It's entirely revolutionary as a literary device

This week, our partnership with game criticism site Critical Distance brings us a fresh new roundup of links from Ian Miles Cheong, on gaming topics including gender,Buy RS Gold moral ambiguity in game narratives, and a scientific look at our

reverence for games of yore.]First up is an exhaustive look at Castlevania: Lords of Shadow by Andrew S. on his blog, Tales of a Scorched Earth. Andrew writes about how the game has been unfairly maligned by reviewers as a God of War

ripoff and how there?s room for more than one third person action game. I personally enjoyed Andrew?s critical dissection of Lords of Shadow as both a successor to the Castlevania series and a serious contender to the action game

throne.On GamerMelodico, Dan Apczynski writes about the experience of losing a match in Madden 2011 and how the loss is a necessary experience in playing the game. He contrasts this with other games, where death is simply the loss of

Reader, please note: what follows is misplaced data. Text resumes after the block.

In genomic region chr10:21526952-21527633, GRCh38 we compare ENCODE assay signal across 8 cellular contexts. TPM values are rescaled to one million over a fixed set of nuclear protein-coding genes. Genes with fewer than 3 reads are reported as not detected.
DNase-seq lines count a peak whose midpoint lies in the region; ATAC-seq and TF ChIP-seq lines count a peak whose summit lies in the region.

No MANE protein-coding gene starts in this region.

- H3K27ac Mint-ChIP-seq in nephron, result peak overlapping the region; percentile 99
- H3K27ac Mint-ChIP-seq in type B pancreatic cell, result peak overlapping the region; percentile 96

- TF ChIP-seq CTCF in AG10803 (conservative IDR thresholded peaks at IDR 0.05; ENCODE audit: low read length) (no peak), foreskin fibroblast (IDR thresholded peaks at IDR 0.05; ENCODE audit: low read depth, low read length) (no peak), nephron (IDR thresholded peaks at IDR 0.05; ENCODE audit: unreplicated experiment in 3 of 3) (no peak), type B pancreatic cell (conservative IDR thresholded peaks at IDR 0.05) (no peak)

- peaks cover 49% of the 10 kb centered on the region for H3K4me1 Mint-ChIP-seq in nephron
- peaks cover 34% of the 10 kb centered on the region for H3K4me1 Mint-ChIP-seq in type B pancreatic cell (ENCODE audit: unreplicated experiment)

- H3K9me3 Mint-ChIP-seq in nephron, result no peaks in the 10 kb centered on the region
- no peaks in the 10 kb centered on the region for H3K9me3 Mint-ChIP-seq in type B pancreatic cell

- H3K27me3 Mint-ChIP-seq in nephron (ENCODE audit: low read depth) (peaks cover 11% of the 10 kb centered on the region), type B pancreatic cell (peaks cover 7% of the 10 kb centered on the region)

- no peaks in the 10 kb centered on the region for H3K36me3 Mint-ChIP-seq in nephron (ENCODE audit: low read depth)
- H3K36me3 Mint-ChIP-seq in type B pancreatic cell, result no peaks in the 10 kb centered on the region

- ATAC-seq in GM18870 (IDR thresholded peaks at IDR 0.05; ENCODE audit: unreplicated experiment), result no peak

progress achieved and ultimately a waste of time.Kris Ligman writes about the ambiguity of gender in video games on her latest piece on PopMatters. She uses Daily, the androgynous love interest in the indie title Dungeoneer: Beautiful

Escape, to drive her point: You could never say that it?s entirely revolutionary as a literary device, but the fact that it?s rare enough that it might be remarked upon in an article like this points, I think, to certain potential

oversights in how we conventionally write about gender and sexuality in video game narratives. Buy RuneScape Gold Also on Popmatters is a piece by Scott Juster, who writes about straight-faced games which merely peer over the fourth wall instead of breaking it down.